Ask about labor rates or prices before giving the keys to a mechanic. Some shops have their rates in conspicuous places, so read them carefully and be sure to ask about anything you don't fully understand. You need to understand how the repairs are being billed for your car repairs. Some shops have estimated repair times established by the manufacturers they work with. Some "Minor" repairs could take all day job by those manufacturers' established times.

Just because the days are colder doesn't mean you shouldn't wash your car. Winter can ruin the quality of your vehicle.Sand and salt is something that can cause rust and corrosion.

Don't try and fix complex automotive issues. What seems like something small may actually be quite complicated, especially in the newer electric cars and also the newer computerized vehicles. Let the mechanic diagnose your problem.Let them know about any sounds you heard or what problems you have been having, but allow them to diagnose the final issue.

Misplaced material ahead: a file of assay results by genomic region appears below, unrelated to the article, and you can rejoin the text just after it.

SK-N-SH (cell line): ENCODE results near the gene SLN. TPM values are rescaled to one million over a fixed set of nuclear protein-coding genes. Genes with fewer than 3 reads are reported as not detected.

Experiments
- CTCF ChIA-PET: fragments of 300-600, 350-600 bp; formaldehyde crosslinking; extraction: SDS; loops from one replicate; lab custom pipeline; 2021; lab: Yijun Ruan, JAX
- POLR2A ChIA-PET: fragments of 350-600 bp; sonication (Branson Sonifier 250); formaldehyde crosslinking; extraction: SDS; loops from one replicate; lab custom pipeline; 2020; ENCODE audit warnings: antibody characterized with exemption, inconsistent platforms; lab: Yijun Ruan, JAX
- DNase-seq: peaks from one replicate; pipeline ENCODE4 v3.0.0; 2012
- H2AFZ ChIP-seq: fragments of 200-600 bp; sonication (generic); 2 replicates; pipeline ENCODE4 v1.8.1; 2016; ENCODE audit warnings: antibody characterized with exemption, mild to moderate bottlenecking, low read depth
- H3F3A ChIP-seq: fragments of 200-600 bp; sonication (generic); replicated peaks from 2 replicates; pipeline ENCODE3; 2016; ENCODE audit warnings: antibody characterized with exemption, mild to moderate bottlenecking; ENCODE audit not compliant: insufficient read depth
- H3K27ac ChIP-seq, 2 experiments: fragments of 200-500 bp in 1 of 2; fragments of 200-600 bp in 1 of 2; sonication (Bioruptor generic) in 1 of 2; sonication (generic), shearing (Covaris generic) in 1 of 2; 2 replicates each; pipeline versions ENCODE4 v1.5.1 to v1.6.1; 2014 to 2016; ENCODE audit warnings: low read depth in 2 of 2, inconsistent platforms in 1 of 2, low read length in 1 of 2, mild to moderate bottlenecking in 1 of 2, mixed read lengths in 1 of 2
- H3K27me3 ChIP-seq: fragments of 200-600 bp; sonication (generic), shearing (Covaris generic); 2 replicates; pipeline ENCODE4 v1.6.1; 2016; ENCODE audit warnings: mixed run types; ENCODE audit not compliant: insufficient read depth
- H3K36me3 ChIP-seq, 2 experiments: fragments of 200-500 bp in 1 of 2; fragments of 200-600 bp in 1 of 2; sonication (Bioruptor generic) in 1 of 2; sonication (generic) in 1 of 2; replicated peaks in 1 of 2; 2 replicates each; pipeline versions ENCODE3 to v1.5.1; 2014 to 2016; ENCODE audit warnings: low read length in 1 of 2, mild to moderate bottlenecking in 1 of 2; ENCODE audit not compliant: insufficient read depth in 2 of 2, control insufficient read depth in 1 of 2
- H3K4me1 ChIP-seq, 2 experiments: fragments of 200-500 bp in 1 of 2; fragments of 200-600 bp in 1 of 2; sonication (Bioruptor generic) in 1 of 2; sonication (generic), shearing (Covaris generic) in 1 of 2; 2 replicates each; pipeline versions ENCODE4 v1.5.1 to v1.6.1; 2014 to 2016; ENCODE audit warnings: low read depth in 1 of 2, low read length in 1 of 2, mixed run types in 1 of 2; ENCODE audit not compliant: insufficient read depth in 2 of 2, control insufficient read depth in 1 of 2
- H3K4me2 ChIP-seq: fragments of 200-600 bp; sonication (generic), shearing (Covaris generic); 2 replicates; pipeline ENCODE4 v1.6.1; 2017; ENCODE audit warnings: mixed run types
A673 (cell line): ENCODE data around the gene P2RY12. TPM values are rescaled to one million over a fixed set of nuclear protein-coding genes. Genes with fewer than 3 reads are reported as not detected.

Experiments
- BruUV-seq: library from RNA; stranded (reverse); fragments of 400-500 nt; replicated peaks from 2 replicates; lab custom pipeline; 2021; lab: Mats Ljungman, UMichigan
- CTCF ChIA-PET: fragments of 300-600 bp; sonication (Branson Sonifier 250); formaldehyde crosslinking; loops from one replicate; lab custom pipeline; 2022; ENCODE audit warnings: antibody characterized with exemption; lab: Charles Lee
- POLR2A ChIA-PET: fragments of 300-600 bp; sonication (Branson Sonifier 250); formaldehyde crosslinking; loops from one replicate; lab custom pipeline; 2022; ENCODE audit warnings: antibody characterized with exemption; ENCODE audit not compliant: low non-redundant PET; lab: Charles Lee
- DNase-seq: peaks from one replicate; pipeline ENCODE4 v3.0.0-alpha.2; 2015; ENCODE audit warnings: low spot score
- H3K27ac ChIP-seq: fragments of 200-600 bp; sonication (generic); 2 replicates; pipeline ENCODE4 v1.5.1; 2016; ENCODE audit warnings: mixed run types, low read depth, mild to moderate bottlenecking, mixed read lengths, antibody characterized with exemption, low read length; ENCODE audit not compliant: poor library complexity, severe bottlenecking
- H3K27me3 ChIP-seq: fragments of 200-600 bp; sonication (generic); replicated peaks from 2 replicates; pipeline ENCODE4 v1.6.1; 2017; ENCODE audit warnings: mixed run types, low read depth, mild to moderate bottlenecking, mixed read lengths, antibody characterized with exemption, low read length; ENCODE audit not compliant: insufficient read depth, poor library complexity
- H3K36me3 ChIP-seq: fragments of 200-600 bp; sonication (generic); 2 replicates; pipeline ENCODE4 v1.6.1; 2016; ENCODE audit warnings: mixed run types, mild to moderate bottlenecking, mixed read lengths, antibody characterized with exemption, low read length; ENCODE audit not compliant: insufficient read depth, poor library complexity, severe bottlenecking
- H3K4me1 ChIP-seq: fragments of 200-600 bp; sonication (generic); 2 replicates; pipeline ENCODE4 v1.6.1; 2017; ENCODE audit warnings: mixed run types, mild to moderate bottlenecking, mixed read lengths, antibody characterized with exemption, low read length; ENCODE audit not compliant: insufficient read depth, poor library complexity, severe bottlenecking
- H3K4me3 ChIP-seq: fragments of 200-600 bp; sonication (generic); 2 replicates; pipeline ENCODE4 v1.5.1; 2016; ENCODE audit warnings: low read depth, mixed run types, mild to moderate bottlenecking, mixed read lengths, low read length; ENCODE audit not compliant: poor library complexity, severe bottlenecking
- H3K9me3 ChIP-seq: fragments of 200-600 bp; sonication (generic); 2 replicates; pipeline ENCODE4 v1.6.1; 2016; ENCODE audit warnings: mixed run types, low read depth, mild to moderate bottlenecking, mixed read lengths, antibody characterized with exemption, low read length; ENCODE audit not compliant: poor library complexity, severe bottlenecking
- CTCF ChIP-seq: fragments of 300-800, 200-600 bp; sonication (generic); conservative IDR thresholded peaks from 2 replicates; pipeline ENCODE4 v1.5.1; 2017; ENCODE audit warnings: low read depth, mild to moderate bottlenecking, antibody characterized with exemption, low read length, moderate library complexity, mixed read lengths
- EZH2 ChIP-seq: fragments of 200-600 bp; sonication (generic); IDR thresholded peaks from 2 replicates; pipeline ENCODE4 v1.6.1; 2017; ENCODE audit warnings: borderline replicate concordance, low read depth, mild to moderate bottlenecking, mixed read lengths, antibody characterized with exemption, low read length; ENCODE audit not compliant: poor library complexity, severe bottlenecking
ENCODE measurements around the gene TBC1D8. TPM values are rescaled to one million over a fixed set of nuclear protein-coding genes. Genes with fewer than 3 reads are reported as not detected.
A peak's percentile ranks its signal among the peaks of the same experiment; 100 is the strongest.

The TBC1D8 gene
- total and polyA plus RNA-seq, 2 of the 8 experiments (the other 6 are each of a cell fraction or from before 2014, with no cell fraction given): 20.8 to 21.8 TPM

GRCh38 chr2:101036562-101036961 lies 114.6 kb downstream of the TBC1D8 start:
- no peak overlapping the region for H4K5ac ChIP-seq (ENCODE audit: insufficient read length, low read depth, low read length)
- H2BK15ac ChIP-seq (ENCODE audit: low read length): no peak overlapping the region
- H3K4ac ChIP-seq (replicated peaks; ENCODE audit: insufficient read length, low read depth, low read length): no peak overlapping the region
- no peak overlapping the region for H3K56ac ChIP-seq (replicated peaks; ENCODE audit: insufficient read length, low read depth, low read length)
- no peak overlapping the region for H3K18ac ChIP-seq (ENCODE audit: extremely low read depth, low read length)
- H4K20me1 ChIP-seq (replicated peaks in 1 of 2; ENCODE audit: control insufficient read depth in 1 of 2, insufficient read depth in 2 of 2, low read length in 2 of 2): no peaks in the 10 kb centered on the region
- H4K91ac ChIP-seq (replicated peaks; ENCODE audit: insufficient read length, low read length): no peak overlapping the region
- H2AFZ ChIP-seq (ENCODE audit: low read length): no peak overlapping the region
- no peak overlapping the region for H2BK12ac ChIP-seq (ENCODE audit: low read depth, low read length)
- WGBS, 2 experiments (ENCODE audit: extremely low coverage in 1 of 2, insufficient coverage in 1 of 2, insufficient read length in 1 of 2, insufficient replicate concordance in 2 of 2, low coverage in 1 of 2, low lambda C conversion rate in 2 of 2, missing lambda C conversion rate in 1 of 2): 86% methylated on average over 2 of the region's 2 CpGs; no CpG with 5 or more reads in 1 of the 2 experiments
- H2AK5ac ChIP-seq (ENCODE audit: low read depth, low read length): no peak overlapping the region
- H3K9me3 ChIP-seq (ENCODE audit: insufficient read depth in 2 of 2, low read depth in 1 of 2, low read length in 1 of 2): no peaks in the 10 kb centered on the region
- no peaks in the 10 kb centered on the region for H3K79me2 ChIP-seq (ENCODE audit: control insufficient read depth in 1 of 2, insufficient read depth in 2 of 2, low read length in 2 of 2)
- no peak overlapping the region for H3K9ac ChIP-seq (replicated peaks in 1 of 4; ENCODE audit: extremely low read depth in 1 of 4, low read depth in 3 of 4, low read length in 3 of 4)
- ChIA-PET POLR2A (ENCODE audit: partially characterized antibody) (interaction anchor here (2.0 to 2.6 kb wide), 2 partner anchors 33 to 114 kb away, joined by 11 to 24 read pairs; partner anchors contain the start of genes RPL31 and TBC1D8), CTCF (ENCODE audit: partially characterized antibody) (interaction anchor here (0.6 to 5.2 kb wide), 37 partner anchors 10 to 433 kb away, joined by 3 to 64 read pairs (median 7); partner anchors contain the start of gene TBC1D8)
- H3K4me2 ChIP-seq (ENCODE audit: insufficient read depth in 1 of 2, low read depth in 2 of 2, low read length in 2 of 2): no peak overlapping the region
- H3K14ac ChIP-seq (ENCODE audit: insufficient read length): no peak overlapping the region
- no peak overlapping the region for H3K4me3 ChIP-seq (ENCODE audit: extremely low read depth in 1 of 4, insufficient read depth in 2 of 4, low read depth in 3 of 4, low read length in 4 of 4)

Not many people bother reading their car's owner's manual. You should read over the manual and know what you need to do if a problem comes about. Your manual contains everything you need to know about maintaining your vehicle and doing minor repairs yourself.

Many auto repair businesses have a less than stellar reputation. It can be difficult to find one that you can trust. Make sure you implement the advice given in the article above the next time your car needs to be worked on. Just a little preparation can make your life easier.